The phrase, “Follow your bliss,” was famously said by the author, Joseph Campbell. It seems like one of those New Age truisms that we respond to with, “Sounds nice, but who can afford to do that? Rock stars? Celebrities? Very rich people?”
You’d think that, after 60, we wouldn’t have a reason to compare ourselves with others. After all, we’ve already led full lives so why aren’t we comfortable in our own skin?
It took me quite some time to pluck up the courage and try internet dating after my husband died. At first, even the thought of it was horrifying, and my first visit to a dating site ended after just a minute or so. But as time passed – and I admitted I was doing okay but would like another man in my life…
I love my body – really? Be honest, have you ever said that to yourself? Or is it more typical of you to say, “I hate my body,” or “I hate my thighs,” or “My breasts sag”?
We lament the fact that we are not “perfect.” What would happen if you changed the words and started saying “I love my body”?
How many times a day do you check your phone? Ten times? Fifty? In today’s “always on” world, we are constantly bombarded by sounds and sights; many of which come from the devices that we choose to carry.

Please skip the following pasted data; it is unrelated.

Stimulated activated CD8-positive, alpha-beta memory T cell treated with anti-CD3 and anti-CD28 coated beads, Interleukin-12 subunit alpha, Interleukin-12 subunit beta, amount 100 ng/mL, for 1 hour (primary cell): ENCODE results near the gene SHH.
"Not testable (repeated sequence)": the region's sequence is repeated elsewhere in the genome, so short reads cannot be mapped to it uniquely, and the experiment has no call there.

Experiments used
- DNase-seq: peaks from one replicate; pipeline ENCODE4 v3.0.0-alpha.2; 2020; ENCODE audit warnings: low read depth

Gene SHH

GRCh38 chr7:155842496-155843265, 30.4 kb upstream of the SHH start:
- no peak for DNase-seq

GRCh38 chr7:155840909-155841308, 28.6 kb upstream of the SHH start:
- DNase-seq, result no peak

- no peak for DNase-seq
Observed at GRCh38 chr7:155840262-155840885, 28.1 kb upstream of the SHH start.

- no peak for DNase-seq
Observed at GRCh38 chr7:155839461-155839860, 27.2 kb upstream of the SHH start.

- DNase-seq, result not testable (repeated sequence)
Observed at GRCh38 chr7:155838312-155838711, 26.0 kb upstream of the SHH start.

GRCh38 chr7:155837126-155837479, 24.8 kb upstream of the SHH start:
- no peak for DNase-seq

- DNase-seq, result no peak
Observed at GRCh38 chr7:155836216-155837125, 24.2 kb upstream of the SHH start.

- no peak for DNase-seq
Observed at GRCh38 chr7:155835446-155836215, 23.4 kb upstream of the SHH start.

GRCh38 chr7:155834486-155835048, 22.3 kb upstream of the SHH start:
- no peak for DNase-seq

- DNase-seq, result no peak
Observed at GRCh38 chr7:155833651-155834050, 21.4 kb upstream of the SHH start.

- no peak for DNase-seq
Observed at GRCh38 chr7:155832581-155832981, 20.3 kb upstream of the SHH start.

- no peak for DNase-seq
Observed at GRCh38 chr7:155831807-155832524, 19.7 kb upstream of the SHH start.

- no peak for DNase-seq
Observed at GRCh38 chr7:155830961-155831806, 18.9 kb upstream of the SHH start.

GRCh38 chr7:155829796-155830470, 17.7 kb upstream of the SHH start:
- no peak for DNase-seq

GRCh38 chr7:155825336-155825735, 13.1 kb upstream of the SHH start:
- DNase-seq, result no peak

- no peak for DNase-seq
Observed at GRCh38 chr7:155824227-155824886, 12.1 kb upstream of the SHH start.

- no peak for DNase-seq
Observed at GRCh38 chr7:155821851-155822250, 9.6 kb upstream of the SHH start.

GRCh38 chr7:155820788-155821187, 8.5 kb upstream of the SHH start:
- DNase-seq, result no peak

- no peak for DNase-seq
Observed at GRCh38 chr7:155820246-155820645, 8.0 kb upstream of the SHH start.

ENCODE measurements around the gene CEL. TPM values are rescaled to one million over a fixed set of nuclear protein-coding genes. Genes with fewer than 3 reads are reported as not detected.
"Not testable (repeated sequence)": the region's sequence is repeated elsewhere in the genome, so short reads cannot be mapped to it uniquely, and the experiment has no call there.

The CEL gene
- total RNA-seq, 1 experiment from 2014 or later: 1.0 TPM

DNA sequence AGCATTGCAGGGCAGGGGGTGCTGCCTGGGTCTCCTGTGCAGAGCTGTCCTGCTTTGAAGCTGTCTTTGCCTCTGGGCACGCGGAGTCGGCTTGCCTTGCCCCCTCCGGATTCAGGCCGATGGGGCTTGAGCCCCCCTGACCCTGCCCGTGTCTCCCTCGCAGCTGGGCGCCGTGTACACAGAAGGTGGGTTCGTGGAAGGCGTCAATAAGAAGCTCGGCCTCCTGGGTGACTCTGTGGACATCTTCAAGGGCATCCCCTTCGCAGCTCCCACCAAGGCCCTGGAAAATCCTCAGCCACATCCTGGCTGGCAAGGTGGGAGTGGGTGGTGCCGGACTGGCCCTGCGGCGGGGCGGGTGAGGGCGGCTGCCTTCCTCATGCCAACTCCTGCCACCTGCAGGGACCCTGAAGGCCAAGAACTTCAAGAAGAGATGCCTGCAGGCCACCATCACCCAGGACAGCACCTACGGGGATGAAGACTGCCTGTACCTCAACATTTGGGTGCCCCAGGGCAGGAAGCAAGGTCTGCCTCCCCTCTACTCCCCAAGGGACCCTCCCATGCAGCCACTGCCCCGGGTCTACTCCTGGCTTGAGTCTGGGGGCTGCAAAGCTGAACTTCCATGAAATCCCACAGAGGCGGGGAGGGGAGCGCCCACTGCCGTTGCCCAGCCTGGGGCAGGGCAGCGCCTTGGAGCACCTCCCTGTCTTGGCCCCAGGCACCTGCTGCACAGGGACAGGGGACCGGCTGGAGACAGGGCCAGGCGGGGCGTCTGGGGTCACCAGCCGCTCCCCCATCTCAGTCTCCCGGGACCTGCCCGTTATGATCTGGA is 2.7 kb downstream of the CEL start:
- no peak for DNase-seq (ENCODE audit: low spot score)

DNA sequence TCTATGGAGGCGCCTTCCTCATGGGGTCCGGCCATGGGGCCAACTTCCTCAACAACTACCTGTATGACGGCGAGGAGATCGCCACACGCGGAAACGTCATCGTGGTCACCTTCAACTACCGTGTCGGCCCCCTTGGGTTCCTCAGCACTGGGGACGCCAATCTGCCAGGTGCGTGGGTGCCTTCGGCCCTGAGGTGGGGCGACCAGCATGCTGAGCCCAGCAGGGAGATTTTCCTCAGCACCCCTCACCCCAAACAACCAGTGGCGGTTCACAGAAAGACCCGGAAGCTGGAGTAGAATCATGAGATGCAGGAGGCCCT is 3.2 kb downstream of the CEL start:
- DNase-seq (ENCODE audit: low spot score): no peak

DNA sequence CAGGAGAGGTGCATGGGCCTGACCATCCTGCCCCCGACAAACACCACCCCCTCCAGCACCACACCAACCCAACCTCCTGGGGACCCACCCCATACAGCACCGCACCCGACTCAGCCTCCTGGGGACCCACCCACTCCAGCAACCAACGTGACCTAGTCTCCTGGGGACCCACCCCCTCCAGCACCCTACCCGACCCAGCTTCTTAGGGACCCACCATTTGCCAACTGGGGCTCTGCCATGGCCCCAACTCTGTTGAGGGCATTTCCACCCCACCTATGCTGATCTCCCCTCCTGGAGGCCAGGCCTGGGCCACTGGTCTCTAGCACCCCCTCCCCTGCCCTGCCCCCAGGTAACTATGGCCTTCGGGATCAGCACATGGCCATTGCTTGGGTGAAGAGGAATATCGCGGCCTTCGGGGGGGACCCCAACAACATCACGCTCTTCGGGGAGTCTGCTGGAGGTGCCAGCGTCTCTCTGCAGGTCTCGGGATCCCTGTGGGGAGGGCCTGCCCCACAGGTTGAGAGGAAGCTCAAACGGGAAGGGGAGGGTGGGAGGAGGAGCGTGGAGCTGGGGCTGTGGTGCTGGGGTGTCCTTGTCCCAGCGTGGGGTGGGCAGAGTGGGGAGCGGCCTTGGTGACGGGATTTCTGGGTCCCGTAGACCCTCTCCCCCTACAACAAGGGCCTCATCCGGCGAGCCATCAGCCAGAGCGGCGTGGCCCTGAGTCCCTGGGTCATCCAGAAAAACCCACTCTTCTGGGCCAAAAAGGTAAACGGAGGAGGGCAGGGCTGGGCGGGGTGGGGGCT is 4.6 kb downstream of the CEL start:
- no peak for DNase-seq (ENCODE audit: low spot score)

A lot is being written these days about the joy we’re finding at 60 and in the decades beyond. But is this counter-intuitive? After all, our lifetime is winding down, we’re facing a lot of endings, and our next chapters are undeniably shorter than our first.
It’s hard to get to retirement age without having been wronged or hurt at some time in our life. No matter the infraction, some individuals can forgive easily and move on with their life. But there are others of us who continue to hold a grudge.
Smiling contributes significantly to your happiness, health and longevity, so the research tells us.
Yeah, right, I’m thinking, when my dance teacher commands us to “Smile!” even as I am contorting my body into a completely unnatural position. If this choreography doesn’t kill me first – sure, I’ll smile!